Friday, February 17, 2017

Clement C. Moore's "Prometheus" in the Port-Folio, 1805

When I argued for including verse translations in the data set of Clement C. Moore's poetry, I had not yet seen the original preface that Moore wrote when submitting his lines on "Prometheus" to The Port-Folio, over the pseudonym "Hermes":
"I have taken such liberties, that, by a squeamish critic, it would hardly be considered as a translation."  --Clement C. Moore, 1805
Along with the prose introduction, Moore's lines from Aeschylus were first published, in the Port Folio on May 4, 1805. In 1806, the Prometheus verses appeared again with other of Moore's poems (credited to "L.") at the end of A new translation with notes of the Third Satire of Juvenal. Much later, "Prometheus" was collected in Moore's 1844 Poems. Interesting revisions in the 1844 volume include pruning of commas and exclamation marks, restoration of the 1805 reading "feverish brain" (1806: fever'd brain), and in the last stanza, keeping the 1806 revision of the 1805 end-rhyme rung/sung to more standard preterite forms, rang/sang.


I submit to your judgment the following translation of one of the choruses in the Prometheus of Aeschylus; though I have taken such liberties, that, by a squeamish critic, it would hardly be considered as a translation. Prometheus is supposed to be seen chained to a rock, by the command of Jupiter, for having conveyed fire from heaven for the use of man; and for having instructed mortals in many useful arts, of which it had been decreed that they should remain ignorant. The chorus is composed of Sea Nymphs, one of whom addresses Prometheus as follows.
Oh, may no thought of mine e'er move
The vengeance of almighty Jove!
Ne'er shall my incense cease to rise,
Due to the Powers, who rule the skies,
From all the watery domains
O'er which my Father Ocean reigns.
And till his towering billows cease
To roll, lull'd in eternal peace,
Ne'er shall an impious word of mine
Irreverence mark to power divine.
How lightly flew my former days,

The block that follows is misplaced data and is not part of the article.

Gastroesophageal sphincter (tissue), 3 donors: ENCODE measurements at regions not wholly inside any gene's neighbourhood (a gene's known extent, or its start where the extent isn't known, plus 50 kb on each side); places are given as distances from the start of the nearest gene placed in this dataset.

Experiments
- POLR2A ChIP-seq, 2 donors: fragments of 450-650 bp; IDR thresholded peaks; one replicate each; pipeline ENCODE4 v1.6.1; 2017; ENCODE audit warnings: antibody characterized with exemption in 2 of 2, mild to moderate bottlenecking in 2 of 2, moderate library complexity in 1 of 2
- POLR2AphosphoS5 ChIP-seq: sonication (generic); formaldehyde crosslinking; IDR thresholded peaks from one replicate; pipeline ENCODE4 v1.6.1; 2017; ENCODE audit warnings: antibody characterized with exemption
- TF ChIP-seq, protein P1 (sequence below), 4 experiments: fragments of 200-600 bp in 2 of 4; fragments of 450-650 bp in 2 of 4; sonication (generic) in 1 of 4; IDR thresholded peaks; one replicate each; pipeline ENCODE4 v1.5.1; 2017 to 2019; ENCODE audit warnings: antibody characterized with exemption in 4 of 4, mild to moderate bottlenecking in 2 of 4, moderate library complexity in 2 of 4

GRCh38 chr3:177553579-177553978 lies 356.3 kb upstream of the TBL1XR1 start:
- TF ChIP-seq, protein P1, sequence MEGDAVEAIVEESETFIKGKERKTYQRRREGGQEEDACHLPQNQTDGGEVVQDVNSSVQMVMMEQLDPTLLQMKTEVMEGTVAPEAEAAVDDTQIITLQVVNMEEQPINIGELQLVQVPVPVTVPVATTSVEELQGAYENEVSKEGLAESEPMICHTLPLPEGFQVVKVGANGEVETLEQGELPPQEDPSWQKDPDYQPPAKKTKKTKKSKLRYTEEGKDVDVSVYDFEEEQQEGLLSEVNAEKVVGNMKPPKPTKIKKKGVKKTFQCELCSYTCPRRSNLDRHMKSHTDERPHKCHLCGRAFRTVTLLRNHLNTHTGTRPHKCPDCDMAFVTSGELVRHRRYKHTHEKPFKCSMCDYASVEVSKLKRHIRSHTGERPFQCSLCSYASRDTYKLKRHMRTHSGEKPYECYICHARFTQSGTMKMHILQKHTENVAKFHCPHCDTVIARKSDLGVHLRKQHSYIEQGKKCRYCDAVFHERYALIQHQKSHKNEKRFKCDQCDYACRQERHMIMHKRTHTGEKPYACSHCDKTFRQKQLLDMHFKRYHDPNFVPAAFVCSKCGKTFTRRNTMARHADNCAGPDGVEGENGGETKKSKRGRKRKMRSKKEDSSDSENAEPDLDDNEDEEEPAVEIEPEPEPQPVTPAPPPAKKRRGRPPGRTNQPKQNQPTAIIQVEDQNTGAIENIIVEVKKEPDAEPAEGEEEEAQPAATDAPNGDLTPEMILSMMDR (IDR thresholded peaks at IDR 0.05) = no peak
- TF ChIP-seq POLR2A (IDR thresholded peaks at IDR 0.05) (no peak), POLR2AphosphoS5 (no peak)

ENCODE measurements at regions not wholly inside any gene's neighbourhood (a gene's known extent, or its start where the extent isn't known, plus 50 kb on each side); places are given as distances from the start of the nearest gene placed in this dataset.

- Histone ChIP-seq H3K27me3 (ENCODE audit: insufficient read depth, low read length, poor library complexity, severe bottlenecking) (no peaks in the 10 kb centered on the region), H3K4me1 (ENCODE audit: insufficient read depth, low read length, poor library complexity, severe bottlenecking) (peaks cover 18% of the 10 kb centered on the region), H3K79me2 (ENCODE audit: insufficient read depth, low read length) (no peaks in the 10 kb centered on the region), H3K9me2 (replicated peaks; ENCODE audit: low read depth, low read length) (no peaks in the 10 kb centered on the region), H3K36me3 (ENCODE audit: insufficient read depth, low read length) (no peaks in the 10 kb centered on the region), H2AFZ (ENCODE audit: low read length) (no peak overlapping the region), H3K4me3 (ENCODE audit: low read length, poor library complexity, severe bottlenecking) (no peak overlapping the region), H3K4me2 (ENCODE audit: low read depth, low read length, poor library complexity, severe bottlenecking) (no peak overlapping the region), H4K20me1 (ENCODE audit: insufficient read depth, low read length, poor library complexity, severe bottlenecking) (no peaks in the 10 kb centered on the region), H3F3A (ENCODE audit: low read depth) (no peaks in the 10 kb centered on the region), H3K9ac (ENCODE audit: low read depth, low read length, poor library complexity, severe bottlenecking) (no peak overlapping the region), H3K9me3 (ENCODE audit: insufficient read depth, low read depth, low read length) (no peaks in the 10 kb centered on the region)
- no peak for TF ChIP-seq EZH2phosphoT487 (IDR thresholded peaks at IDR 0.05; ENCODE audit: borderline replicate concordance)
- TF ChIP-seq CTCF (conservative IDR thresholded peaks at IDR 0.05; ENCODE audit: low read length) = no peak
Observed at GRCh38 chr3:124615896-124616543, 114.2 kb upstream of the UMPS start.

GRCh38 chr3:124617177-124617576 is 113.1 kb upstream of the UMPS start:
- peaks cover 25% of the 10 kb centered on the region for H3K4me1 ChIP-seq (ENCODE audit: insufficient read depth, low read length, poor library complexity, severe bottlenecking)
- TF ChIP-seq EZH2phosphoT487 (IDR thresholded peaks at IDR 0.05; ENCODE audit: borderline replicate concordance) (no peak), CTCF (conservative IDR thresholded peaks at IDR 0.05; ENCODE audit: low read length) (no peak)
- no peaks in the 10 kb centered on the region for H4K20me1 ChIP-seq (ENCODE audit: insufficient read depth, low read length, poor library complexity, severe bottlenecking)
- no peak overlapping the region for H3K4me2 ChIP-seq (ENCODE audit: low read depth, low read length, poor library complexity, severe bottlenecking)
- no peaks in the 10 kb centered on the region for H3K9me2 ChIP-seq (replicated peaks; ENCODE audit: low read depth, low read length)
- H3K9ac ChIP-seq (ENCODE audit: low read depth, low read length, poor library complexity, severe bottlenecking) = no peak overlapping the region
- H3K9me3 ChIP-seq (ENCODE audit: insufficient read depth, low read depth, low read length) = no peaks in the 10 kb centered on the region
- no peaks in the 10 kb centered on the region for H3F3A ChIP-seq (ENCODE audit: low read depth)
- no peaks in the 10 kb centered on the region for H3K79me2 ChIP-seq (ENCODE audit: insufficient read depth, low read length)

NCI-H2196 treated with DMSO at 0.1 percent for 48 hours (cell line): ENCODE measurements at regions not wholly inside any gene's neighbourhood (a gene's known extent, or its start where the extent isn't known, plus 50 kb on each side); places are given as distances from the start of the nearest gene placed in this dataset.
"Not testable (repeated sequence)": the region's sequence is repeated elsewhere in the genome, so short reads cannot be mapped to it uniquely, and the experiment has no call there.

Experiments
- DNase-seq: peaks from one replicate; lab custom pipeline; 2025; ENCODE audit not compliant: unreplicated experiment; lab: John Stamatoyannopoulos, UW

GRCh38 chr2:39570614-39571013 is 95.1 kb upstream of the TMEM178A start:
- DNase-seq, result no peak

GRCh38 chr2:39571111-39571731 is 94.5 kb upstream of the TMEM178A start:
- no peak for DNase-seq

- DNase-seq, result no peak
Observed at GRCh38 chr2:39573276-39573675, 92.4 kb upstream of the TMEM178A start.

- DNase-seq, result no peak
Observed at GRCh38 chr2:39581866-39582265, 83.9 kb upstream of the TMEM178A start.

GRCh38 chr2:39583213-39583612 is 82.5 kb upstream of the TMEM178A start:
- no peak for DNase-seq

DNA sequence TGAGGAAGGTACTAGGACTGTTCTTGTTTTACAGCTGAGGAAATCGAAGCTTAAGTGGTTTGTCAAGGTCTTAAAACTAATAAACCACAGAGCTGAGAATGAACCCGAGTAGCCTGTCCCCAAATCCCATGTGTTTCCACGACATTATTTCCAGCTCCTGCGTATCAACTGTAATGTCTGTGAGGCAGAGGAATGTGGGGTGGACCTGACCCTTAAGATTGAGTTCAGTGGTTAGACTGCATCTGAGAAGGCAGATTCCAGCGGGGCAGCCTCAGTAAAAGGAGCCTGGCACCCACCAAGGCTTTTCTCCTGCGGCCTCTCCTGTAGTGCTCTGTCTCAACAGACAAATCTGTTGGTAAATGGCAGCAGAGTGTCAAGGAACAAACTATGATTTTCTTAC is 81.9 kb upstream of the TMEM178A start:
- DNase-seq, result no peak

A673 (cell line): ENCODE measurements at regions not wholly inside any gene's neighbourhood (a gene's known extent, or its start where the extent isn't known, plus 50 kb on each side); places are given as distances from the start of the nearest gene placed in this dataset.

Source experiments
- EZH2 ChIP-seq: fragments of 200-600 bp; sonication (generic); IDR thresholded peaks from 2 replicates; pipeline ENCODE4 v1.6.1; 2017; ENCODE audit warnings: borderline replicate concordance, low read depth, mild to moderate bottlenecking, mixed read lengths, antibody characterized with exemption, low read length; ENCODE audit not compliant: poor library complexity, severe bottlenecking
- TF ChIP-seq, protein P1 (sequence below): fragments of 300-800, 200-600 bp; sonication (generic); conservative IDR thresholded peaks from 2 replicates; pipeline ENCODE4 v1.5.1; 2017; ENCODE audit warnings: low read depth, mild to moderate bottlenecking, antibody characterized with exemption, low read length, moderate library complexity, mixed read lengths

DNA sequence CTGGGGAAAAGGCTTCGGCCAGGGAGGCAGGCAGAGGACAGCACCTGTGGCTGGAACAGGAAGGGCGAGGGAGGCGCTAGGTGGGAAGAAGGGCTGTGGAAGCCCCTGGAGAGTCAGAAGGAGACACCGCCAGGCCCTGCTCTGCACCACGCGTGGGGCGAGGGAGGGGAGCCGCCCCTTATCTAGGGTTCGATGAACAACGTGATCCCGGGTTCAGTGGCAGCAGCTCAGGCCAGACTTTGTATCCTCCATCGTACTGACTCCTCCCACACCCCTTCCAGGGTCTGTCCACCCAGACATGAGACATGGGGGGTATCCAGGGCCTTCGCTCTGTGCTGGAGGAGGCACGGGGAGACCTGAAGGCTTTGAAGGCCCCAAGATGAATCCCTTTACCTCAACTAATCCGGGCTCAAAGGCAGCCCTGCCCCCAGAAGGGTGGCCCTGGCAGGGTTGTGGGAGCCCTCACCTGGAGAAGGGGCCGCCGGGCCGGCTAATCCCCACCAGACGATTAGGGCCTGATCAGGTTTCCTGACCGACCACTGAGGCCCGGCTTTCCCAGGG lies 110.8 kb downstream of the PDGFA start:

With not a cloud to dim the rays
Of hope, which promis'd peace to send,
And golden pleasures without end!
But what a blast now mars my bliss,
Prometheus, at a scene like this!
While thus thy tortures I behold,
I shudder at the thoughts, so bold,
Which could impel thee to withstand,
For mortal man, Jove's dread command.

Where's now the aid from mortals due
For all thy deeds of love so true?
Alas! their shadowy strength is vain
As dreams which haunt the feverish brain.

How then can fleeting shades like these
Oppose the Thunderer's decrees?
Such thoughts will rise; such strains will flow,
Prometheus, at thy bitter woe.

How different were the strains we sung,
When the blest bridal chamber rung
With voices of the choral throng,
Who pour'd the Hymeneal song
To thee, and to thy joy, thy pride,
Hesione, thy blooming bride!

For his base-text, Moore takes the 2nd Choral Ode from lines 526-560 of Prometheus Bound.
526-560. Second Stasimon. The Chorus, deeply impressed with the intensity of Prometheus' sufferings, offer a fervent prayer that they may never come into conflict with the will of Zeus. It is good to live in peace. What profit is there in the aid of helpless mortals?  --The Prometheus Vinctus of Aeschylus

Confirming the point of the earlier melvilliana post Settle your brains, the word brain proves a good Moore-marker, distinctive to Moore's individual style and not merely a reflex of his Greek source. Compare Moore's four verse lines ending in "feverish brain" to alternative English translations:

Herbert Weir Smyth via Theoi:
Come, my friend, how mutual was your reciprocity? Tell me, what kind of help is there in creatures of a day? What aid? Did you not see the helpless infirmity, no better than a dream, in which the blind generation of men is shackled?
G. M. Cookson via Internet Classics Archive:
What prowess for thy bold essay
Shall champion thee from men of mortal race,
The petty insects of a passing day?
Saw'st not how puny is the strength they spend?
With few, faint steps walking as dreams and blind....
 G. Theodoridis via Poetry in Translation:
The mortals have given you no recompense, Prometheus, so what gain is there in your cunning for both, you and for the ephemeral creatures? Could you not foresee this? Was it just like a weak dream to you, where the blind race of men stay fettered for ever?
Elizabeth Barrett Browning:


  1. Here's the Greek text from Perseus.

    Clicking around you can see that dreamlike (ἰσόνειρον) and blind (ἀλαὸν) are there, as the others translations show, but "brain" is not -- it's Moore's invention.